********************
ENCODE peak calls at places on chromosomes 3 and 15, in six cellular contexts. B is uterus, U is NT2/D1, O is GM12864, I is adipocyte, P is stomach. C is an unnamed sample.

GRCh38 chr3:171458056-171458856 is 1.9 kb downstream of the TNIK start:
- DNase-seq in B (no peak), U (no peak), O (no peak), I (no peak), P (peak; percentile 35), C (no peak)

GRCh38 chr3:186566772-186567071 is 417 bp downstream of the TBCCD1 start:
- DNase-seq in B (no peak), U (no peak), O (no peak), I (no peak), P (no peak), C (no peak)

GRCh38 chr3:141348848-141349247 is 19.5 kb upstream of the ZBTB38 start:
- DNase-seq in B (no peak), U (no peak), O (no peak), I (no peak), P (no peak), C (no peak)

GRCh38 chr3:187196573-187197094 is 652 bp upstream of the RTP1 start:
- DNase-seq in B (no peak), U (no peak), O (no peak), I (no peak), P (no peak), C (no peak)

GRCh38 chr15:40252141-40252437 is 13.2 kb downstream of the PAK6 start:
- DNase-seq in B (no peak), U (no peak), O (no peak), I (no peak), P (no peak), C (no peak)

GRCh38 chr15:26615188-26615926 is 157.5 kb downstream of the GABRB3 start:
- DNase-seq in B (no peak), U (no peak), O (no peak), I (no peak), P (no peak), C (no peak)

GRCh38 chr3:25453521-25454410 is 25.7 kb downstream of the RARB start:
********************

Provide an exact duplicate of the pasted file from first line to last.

ENCODE peak calls at places on chromosomes 3 and 15, in six cellular contexts. B is uterus, U is NT2/D1, O is GM12864, I is adipocyte, P is stomach. C is an unnamed sample.

GRCh38 chr3:171458056-171458856 is 1.9 kb downstream of the TNIK start:
- DNase-seq in B (no peak), U (no peak), O (no peak), I (no peak), P (peak; percentile 35), C (no peak)

GRCh38 chr3:186566772-186567071 is 417 bp downstream of the TBCCD1 start:
- DNase-seq in B (no peak), U (no peak), O (no peak), I (no peak), P (no peak), C (no peak)

GRCh38 chr3:141348848-141349247 is 19.5 kb upstream of the ZBTB38 start:
- DNase-seq in B (no peak), U (no peak), O (no peak), I (no peak), P (no peak), C (no peak)

GRCh38 chr3:187196573-187197094 is 652 bp upstream of the RTP1 start:
- DNase-seq in B (no peak), U (no peak), O (no peak), I (no peak), P (no peak), C (no peak)

GRCh38 chr15:40252141-40252437 is 13.2 kb downstream of the PAK6 start:
- DNase-seq in B (no peak), U (no peak), O (no peak), I (no peak), P (no peak), C (no peak)

GRCh38 chr15:26615188-26615926 is 157.5 kb downstream of the GABRB3 start:
- DNase-seq in B (no peak), U (no peak), O (no peak), I (no peak), P (no peak), C (no peak)

GRCh38 chr3:25453521-25454410 is 25.7 kb downstream of the RARB start: